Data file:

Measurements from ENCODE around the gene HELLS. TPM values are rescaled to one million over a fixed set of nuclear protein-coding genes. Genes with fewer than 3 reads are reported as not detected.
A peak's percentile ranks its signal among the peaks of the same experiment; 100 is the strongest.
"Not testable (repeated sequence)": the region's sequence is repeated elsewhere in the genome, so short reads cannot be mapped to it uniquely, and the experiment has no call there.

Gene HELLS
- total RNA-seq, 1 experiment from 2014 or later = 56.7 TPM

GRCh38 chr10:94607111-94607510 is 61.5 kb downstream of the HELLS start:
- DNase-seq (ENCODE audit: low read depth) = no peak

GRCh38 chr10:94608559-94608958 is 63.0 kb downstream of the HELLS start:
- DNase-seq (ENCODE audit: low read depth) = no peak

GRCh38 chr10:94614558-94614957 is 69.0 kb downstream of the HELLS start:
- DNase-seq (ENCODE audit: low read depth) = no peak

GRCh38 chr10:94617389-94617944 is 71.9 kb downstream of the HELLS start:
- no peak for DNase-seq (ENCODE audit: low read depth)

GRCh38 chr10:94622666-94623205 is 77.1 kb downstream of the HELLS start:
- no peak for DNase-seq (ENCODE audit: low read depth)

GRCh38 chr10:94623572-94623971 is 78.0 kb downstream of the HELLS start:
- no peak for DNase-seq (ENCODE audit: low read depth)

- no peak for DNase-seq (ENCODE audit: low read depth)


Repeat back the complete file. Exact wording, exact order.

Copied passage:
Measurements from ENCODE around the gene HELLS. TPM values are rescaled to one million over a fixed set of nuclear protein-coding genes. Genes with fewer than 3 reads are reported as not detected.
A peak's percentile ranks its signal among the peaks of the same experiment; 100 is the strongest.
"Not testable (repeated sequence)": the region's sequence is repeated elsewhere in the genome, so short reads cannot be mapped to it uniquely, and the experiment has no call there.

Gene HELLS
- total RNA-seq, 1 experiment from 2014 or later = 56.7 TPM

GRCh38 chr10:94607111-94607510 is 61.5 kb downstream of the HELLS start:
- DNase-seq (ENCODE audit: low read depth) = no peak

GRCh38 chr10:94608559-94608958 is 63.0 kb downstream of the HELLS start:
- DNase-seq (ENCODE audit: low read depth) = no peak

GRCh38 chr10:94614558-94614957 is 69.0 kb downstream of the HELLS start:
- DNase-seq (ENCODE audit: low read depth) = no peak

GRCh38 chr10:94617389-94617944 is 71.9 kb downstream of the HELLS start:
- no peak for DNase-seq (ENCODE audit: low read depth)

GRCh38 chr10:94622666-94623205 is 77.1 kb downstream of the HELLS start:
- no peak for DNase-seq (ENCODE audit: low read depth)

GRCh38 chr10:94623572-94623971 is 78.0 kb downstream of the HELLS start:
- no peak for DNase-seq (ENCODE audit: low read depth)

- no peak for DNase-seq (ENCODE audit: low read depth)